• EXPERIMENTAL DESIGN: We evaluated MVD by immunohistochemistry and the expression of angiogenic and metastasis-related factors by in situ hybridization in 55 nephroureterectomy specimens from patients who received no neoadjuvant therapy.
  • RESULTS: We found that tumor grade and pathological stage were important predictors for metastasis and survival in these patients.
  • The expression level of matrix metalloproteinase type 9 (MMP-9) and type 2 (MMP-2) and the M:E ratio correlated with MVD.
  • CONCLUSION: We suggest that the M:E ratio and E-cadherin expression may be targets for novel therapeutic strategies.
  • [MeSH-major] Biomarkers, Tumor / metabolism. Carcinoma, Transitional Cell / blood supply. Kidney Neoplasms / blood supply. Neoplasm Proteins / metabolism. Neovascularization, Pathologic / metabolism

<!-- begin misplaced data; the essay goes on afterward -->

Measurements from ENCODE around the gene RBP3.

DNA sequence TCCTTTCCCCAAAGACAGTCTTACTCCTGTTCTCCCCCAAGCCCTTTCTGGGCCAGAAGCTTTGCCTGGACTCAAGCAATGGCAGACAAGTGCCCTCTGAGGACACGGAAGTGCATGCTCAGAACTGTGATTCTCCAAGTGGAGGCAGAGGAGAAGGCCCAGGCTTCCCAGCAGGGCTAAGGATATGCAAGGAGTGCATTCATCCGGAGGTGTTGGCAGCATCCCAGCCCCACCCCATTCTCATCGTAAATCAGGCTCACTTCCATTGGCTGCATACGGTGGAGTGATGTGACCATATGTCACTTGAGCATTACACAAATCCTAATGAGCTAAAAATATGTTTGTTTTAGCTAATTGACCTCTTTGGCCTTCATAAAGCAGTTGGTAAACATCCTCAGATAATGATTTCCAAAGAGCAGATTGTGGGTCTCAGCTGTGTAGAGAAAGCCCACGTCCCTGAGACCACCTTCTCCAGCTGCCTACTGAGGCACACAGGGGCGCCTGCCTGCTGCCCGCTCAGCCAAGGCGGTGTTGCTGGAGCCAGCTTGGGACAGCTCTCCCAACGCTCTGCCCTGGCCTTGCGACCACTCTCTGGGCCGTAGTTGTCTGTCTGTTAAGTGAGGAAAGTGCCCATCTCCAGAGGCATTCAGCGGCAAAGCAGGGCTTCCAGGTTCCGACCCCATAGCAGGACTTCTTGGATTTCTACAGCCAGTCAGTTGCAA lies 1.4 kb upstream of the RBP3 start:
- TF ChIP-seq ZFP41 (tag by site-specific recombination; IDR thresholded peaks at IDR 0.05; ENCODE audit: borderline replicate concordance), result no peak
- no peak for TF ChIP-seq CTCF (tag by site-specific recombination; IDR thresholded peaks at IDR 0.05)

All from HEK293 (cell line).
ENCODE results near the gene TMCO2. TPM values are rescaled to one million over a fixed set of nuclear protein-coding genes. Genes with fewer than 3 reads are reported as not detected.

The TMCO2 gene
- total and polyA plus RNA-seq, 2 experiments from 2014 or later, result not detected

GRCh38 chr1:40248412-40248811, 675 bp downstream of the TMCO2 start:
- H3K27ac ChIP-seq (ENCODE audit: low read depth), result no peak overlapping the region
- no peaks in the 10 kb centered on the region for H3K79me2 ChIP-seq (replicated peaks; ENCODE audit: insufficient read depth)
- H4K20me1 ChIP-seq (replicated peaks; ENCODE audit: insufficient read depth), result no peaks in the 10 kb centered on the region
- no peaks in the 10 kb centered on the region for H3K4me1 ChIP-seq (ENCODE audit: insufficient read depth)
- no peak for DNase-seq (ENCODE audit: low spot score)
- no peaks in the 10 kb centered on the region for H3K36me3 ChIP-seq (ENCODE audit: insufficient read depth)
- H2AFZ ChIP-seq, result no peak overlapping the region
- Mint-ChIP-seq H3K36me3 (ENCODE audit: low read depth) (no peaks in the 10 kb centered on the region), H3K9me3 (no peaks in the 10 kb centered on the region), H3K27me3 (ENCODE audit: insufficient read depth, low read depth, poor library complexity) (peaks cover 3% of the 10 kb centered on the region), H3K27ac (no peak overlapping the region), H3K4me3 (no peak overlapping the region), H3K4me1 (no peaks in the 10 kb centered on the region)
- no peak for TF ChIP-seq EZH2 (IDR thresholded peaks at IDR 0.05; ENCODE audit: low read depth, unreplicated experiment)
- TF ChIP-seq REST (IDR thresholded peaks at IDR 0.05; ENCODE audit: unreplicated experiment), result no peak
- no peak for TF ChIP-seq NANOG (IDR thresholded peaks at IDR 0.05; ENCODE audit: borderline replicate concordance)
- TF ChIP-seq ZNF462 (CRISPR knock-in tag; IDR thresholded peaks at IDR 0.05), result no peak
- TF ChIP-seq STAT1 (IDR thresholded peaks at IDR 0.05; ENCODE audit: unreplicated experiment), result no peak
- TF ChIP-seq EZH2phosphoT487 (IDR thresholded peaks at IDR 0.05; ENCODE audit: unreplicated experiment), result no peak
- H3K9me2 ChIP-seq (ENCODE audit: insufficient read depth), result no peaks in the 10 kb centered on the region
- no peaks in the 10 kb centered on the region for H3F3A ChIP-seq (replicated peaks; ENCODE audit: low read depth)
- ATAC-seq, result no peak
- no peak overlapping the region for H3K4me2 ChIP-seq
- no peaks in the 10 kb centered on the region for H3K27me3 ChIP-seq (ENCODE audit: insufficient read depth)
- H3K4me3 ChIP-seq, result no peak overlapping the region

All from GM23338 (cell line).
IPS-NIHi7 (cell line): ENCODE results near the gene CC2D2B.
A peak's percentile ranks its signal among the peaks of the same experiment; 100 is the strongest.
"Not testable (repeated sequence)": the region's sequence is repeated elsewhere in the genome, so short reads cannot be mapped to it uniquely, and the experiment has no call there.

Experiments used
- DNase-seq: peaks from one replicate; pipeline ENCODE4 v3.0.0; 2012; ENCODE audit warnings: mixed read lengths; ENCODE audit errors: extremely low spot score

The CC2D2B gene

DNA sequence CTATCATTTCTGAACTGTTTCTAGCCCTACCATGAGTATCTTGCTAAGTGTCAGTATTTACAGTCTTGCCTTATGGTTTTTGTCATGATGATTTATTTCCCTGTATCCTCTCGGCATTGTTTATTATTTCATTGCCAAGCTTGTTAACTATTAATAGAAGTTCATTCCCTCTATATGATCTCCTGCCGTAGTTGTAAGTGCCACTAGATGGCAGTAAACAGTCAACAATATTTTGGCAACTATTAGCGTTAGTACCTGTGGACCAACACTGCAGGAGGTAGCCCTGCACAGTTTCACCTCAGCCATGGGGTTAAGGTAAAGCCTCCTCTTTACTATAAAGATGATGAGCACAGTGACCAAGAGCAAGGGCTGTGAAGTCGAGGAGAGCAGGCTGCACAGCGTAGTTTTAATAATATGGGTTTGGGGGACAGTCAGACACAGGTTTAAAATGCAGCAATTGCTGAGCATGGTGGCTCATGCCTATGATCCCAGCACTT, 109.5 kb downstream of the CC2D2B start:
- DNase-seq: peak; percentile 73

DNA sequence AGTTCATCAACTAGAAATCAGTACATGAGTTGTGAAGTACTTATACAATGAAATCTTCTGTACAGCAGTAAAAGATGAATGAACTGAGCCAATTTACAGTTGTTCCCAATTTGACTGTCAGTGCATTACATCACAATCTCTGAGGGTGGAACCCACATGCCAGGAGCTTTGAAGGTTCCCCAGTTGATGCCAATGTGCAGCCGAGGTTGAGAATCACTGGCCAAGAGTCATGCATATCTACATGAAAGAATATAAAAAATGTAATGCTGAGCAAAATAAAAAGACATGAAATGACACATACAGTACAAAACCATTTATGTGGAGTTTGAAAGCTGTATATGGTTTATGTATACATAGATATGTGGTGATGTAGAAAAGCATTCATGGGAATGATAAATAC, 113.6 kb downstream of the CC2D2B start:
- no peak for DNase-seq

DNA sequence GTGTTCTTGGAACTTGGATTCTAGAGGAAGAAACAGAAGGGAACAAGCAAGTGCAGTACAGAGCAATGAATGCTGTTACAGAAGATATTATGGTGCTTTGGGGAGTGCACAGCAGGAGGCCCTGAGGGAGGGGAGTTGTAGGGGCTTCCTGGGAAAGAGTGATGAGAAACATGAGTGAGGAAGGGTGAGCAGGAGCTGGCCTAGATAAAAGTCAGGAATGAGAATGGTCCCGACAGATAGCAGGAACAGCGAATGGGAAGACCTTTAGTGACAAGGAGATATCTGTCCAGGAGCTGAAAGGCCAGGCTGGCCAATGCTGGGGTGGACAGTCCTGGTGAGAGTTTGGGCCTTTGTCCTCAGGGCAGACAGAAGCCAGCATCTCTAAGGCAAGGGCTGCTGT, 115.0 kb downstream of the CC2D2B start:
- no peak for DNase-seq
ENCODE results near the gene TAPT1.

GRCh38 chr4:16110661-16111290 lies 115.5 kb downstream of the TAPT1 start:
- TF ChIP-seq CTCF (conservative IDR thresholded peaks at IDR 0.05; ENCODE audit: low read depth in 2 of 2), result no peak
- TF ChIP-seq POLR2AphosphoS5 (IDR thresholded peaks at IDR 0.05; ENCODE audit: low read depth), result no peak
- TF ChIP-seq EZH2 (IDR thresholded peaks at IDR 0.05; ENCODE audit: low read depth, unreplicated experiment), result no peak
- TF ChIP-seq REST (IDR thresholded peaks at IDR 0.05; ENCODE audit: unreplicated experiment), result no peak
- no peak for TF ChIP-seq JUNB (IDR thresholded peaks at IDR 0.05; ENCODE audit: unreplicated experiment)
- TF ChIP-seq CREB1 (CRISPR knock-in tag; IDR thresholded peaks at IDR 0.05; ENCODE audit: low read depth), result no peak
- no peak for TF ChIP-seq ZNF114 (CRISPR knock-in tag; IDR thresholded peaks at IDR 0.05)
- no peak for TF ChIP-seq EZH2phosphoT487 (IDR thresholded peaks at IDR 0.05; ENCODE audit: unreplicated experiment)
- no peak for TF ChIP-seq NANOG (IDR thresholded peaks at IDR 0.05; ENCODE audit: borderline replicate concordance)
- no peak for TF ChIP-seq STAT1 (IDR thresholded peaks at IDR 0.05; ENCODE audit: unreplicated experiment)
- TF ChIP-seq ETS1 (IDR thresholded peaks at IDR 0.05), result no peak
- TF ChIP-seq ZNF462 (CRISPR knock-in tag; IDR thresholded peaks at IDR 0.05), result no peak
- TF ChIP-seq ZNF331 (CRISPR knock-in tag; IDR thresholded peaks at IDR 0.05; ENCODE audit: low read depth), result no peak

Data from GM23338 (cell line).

• [MeSH-minor] Adult. Aged. Aged, 80 and over. Cadherins / genetics. Cadherins / metabolism. Disease Progression. Endothelial Growth Factors / genetics. Endothelial Growth Factors / metabolism. Female. Fibroblast Growth Factor 2 / genetics. Fibroblast Growth Factor 2 / metabolism. Humans. Intercellular Signaling Peptides and Proteins / genetics. Intercellular Signaling Peptides and Proteins / metabolism. Interleukin-8 / metabolism. Kidney Pelvis / metabolism. Lymphokines / genetics. Lymphokines / metabolism. Male. Matrix Metalloproteinase 2 / genetics. Matrix Metalloproteinase 2 / metabolism. Matrix Metalloproteinase 9 / genetics. Matrix Metalloproteinase 9 / metabolism. Middle Aged. Neoadjuvant Therapy. Neoplasm Staging. Prognosis. RNA, Messenger / metabolism. Survival Rate. Ureter / metabolism. Urinary Bladder / metabolism. Vascular Endothelial Growth Factor A. Vascular Endothelial Growth Factors